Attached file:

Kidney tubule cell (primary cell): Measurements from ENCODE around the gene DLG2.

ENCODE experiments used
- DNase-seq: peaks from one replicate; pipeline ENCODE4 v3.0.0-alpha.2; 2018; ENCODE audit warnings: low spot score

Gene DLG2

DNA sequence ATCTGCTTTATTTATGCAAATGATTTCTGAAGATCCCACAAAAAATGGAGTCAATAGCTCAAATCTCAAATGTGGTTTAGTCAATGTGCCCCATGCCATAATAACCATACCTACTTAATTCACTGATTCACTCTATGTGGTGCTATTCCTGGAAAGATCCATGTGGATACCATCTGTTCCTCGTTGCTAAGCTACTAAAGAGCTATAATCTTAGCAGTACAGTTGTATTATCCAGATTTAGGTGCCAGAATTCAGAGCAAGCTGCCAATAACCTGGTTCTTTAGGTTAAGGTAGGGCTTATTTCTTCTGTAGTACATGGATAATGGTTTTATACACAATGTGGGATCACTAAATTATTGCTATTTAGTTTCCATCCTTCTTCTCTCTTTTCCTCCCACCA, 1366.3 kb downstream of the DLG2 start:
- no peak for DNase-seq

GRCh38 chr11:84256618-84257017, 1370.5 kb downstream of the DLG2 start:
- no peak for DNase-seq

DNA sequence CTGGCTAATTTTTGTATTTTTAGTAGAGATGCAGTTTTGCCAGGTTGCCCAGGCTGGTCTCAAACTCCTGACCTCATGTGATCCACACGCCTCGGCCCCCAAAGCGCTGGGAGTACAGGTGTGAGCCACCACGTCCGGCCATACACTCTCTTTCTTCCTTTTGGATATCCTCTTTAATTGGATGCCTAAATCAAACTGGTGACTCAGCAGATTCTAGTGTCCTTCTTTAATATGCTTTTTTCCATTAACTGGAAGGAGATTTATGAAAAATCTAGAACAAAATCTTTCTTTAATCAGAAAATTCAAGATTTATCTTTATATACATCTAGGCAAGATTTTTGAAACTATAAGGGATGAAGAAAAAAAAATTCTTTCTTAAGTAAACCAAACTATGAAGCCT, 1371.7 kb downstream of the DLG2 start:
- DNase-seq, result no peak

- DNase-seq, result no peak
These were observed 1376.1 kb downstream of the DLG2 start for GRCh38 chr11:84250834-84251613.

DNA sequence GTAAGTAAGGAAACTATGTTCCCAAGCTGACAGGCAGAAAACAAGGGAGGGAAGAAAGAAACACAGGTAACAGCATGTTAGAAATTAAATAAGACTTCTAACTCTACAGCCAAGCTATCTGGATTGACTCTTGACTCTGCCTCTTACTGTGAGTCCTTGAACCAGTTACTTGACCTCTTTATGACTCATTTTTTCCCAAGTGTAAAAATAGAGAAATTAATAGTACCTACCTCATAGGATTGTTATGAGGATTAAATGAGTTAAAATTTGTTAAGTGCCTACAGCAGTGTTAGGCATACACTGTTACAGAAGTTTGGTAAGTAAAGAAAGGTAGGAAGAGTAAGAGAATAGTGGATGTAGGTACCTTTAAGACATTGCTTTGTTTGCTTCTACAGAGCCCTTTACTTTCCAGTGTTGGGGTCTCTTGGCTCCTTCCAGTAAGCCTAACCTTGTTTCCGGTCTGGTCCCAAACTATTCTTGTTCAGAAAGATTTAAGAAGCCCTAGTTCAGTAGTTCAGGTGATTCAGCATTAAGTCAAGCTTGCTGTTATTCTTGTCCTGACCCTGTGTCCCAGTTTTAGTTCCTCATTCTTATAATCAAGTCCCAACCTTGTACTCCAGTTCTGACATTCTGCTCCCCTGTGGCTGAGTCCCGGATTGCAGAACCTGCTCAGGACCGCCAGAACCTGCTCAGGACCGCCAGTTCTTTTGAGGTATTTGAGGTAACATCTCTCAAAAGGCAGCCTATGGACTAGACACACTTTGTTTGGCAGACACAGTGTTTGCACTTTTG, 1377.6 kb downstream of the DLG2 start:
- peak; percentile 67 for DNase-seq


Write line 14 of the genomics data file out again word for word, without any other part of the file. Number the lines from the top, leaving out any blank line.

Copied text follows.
- peak; percentile 67 for DNase-seq